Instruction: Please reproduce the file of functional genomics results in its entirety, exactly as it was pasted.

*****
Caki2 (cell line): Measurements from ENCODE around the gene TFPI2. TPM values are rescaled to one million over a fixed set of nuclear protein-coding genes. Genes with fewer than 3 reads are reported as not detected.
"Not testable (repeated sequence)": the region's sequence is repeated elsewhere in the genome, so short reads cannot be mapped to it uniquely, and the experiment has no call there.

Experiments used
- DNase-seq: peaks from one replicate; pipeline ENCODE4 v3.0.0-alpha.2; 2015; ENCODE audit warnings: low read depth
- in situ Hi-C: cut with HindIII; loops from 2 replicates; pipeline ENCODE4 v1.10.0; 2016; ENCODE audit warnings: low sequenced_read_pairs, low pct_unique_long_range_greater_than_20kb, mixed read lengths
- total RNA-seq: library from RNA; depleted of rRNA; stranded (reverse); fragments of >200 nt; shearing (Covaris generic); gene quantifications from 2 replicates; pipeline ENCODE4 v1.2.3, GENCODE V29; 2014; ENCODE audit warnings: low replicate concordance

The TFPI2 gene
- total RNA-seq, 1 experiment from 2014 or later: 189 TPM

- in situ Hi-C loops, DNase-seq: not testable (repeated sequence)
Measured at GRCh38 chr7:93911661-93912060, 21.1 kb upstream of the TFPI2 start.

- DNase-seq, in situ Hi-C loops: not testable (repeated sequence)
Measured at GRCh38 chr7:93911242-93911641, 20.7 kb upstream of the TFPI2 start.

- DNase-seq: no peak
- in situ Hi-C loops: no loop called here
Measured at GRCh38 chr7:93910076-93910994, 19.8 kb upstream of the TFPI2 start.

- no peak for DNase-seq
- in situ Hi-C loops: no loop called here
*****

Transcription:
Caki2 (cell line): Measurements from ENCODE around the gene TFPI2. TPM values are rescaled to one million over a fixed set of nuclear protein-coding genes. Genes with fewer than 3 reads are reported as not detected.
"Not testable (repeated sequence)": the region's sequence is repeated elsewhere in the genome, so short reads cannot be mapped to it uniquely, and the experiment has no call there.

Experiments used
- DNase-seq: peaks from one replicate; pipeline ENCODE4 v3.0.0-alpha.2; 2015; ENCODE audit warnings: low read depth
- in situ Hi-C: cut with HindIII; loops from 2 replicates; pipeline ENCODE4 v1.10.0; 2016; ENCODE audit warnings: low sequenced_read_pairs, low pct_unique_long_range_greater_than_20kb, mixed read lengths
- total RNA-seq: library from RNA; depleted of rRNA; stranded (reverse); fragments of >200 nt; shearing (Covaris generic); gene quantifications from 2 replicates; pipeline ENCODE4 v1.2.3, GENCODE V29; 2014; ENCODE audit warnings: low replicate concordance

The TFPI2 gene
- total RNA-seq, 1 experiment from 2014 or later: 189 TPM

- in situ Hi-C loops, DNase-seq: not testable (repeated sequence)
Measured at GRCh38 chr7:93911661-93912060, 21.1 kb upstream of the TFPI2 start.

- DNase-seq, in situ Hi-C loops: not testable (repeated sequence)
Measured at GRCh38 chr7:93911242-93911641, 20.7 kb upstream of the TFPI2 start.

- DNase-seq: no peak
- in situ Hi-C loops: no loop called here
Measured at GRCh38 chr7:93910076-93910994, 19.8 kb upstream of the TFPI2 start.

- no peak for DNase-seq
- in situ Hi-C loops: no loop called here